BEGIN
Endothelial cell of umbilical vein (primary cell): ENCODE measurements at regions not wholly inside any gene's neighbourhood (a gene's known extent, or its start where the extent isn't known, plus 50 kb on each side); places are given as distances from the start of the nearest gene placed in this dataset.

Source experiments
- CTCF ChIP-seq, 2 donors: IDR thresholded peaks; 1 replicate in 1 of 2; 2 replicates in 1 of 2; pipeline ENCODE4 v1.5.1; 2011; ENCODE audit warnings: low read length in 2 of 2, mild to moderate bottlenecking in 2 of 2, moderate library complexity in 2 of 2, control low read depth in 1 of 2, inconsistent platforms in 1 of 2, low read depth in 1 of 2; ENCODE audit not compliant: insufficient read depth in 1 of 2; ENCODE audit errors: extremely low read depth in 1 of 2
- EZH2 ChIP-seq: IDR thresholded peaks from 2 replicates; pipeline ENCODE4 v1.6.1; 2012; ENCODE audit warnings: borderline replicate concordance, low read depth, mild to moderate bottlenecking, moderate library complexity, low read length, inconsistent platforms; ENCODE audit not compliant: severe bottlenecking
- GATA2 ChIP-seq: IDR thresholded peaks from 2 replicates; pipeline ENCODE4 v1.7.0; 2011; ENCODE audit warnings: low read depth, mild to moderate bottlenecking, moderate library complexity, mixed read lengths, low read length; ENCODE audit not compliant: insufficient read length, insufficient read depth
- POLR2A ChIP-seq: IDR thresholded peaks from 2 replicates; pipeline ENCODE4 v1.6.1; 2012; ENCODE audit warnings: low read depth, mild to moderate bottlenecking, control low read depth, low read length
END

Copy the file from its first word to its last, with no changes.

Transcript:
Endothelial cell of umbilical vein (primary cell): ENCODE measurements at regions not wholly inside any gene's neighbourhood (a gene's known extent, or its start where the extent isn't known, plus 50 kb on each side); places are given as distances from the start of the nearest gene placed in this dataset.

Source experiments
- CTCF ChIP-seq, 2 donors: IDR thresholded peaks; 1 replicate in 1 of 2; 2 replicates in 1 of 2; pipeline ENCODE4 v1.5.1; 2011; ENCODE audit warnings: low read length in 2 of 2, mild to moderate bottlenecking in 2 of 2, moderate library complexity in 2 of 2, control low read depth in 1 of 2, inconsistent platforms in 1 of 2, low read depth in 1 of 2; ENCODE audit not compliant: insufficient read depth in 1 of 2; ENCODE audit errors: extremely low read depth in 1 of 2
- EZH2 ChIP-seq: IDR thresholded peaks from 2 replicates; pipeline ENCODE4 v1.6.1; 2012; ENCODE audit warnings: borderline replicate concordance, low read depth, mild to moderate bottlenecking, moderate library complexity, low read length, inconsistent platforms; ENCODE audit not compliant: severe bottlenecking
- GATA2 ChIP-seq: IDR thresholded peaks from 2 replicates; pipeline ENCODE4 v1.7.0; 2011; ENCODE audit warnings: low read depth, mild to moderate bottlenecking, moderate library complexity, mixed read lengths, low read length; ENCODE audit not compliant: insufficient read length, insufficient read depth
- POLR2A ChIP-seq: IDR thresholded peaks from 2 replicates; pipeline ENCODE4 v1.6.1; 2012; ENCODE audit warnings: low read depth, mild to moderate bottlenecking, control low read depth, low read length